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Monday, May 17, 2021

How Much Should We Worry About Ability Scores?

I know I'm already working on two other multi-post topics here, but I thought I'd take a break and draw attention to What's the Point of Ability Scores? (Part I) over on the Grognardia blog. James Maliszewski is diving into the topic of what ability scores used to mean vs. what they mean at later points in the evolution of D&D and related Class and Level Exploration Fantasy (CLEF) games. The D&D community went through several stages:
  1. referee rolls ability scores, player chooses class afterwards
  2. player rolls ability scores, then chooses class afterwards
  3. player rolls ability scores, chooses class, and adjusts scores bases on class (point swap in Holmes, etc.)
  4. player chooses class, creates ability scores targeted to fit that class (AD&D 1e Method V, point buy in later editions)
These stages of development sort of match up with changing views on the importance of ability scores:
  1. guidelines only, few iron-clad mechanics tied to scores (3 LBBs OD&D)
  2. some modifiers for high/low scores, gatekeeper function for certain classes (post-Greyhawk OD&D, early AD&D 1e)
  3. modifier/gatekeeper functions + roll under rolls for non-weapon proficiencies (late AD&D and Classic D&D)
  4. modifiers to "universal" game mechanic (D&D 3e and later)
In other words, the more important ability scores become, either for getting the class you want or just plain survival, the more players are going to want more control over their ability scores, either through guarantees that they can get at least one high score or through actual point-buy.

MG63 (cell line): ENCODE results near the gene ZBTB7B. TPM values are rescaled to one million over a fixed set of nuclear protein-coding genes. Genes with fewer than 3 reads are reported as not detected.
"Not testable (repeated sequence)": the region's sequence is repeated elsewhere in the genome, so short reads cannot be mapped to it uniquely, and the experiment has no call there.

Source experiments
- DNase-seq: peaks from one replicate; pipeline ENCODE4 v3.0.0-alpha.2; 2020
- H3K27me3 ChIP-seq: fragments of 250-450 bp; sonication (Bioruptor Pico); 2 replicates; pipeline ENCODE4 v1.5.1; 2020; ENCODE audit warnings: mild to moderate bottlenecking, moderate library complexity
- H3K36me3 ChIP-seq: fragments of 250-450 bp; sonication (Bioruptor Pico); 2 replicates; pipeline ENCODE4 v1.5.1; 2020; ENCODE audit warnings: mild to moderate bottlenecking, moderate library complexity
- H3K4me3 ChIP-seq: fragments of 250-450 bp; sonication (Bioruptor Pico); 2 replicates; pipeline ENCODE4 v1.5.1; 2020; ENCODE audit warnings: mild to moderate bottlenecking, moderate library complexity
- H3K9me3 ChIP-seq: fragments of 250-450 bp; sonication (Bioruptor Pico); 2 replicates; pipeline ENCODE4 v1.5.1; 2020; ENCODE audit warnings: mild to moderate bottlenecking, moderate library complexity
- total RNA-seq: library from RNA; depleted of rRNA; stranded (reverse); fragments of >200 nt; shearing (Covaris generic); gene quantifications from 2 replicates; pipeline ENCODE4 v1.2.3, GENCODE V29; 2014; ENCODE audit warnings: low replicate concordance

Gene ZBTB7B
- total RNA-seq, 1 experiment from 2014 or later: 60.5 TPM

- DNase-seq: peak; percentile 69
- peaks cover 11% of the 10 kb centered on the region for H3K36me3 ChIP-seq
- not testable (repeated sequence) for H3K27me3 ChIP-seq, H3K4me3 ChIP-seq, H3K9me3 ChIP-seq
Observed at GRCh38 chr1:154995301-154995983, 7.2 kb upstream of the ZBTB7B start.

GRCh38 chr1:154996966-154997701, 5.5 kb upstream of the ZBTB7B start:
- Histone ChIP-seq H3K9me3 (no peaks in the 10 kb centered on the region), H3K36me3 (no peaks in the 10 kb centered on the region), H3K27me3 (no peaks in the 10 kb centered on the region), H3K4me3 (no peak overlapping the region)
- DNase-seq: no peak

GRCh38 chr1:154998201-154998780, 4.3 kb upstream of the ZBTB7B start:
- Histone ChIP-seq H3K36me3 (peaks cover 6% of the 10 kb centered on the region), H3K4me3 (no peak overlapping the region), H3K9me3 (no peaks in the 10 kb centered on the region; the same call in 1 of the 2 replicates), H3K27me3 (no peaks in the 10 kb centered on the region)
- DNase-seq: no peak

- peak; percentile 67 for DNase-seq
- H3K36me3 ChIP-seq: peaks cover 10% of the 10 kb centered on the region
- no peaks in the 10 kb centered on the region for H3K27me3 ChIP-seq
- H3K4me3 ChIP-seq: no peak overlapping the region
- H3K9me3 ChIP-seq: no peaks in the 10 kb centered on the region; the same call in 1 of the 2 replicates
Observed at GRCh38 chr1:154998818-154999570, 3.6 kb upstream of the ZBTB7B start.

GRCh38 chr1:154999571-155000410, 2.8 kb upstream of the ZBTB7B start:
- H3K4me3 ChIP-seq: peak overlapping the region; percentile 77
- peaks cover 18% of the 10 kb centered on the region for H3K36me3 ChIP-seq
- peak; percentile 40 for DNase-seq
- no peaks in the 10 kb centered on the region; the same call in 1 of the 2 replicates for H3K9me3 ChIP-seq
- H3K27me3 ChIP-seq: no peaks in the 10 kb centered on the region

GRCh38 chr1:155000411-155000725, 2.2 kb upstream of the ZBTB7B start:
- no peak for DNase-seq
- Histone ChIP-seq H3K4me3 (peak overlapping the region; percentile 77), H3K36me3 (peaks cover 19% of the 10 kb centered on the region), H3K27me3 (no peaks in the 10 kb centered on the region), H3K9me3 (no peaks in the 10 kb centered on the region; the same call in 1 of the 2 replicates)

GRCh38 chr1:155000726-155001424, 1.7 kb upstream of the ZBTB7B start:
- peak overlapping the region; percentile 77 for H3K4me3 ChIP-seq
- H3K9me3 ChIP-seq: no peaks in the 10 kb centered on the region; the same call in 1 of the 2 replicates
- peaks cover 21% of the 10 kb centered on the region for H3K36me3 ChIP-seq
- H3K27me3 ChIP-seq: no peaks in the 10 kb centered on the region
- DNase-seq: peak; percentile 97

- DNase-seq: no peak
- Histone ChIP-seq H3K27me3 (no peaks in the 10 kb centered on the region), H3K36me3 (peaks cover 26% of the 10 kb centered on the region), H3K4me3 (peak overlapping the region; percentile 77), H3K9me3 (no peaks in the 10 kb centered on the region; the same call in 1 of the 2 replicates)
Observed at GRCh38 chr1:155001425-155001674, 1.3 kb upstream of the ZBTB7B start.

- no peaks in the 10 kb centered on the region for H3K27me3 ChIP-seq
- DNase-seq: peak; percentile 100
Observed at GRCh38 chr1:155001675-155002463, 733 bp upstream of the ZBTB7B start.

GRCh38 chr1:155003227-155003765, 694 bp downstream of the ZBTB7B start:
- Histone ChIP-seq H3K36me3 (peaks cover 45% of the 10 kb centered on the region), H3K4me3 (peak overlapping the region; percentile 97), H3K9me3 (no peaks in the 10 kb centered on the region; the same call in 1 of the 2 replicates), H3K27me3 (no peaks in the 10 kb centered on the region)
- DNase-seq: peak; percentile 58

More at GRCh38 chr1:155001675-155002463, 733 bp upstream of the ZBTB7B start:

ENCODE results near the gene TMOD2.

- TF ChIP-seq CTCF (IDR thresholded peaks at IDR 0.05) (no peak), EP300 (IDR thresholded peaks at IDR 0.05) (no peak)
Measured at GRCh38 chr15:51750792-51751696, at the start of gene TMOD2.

Since I've made no secret that I prefer using ability scores as guidelines and have been removing modifiers from my own gaming as much as possible, the low numbers on both of the above scales are my sweet spot. Although as I mentioned in a comment on Grognardia, I'm pretty committed these days to the idea of "either roll 3d6 in order, or just pick your scores and let's move on". Some of my ideas on that I've covered before here.
I'm not sure where that would fall in the development of ability score generation methods, although I like to think of it as Stage 5. Once I realized that all ability score generation methods were basically about getting as close to the scores you want without the GM and other players thinking you are cheating, then really everything other than "I'll take whatever scores I get" is some form of "I'll try to get the scores I want". It's just easier to cut out the dice rolling or point distribution tricks at that point, pick the scores you want, and move on. And if the GM is not interested in being a dick about what players can do, there's not much reason to worry about cheating on rolls, is there?

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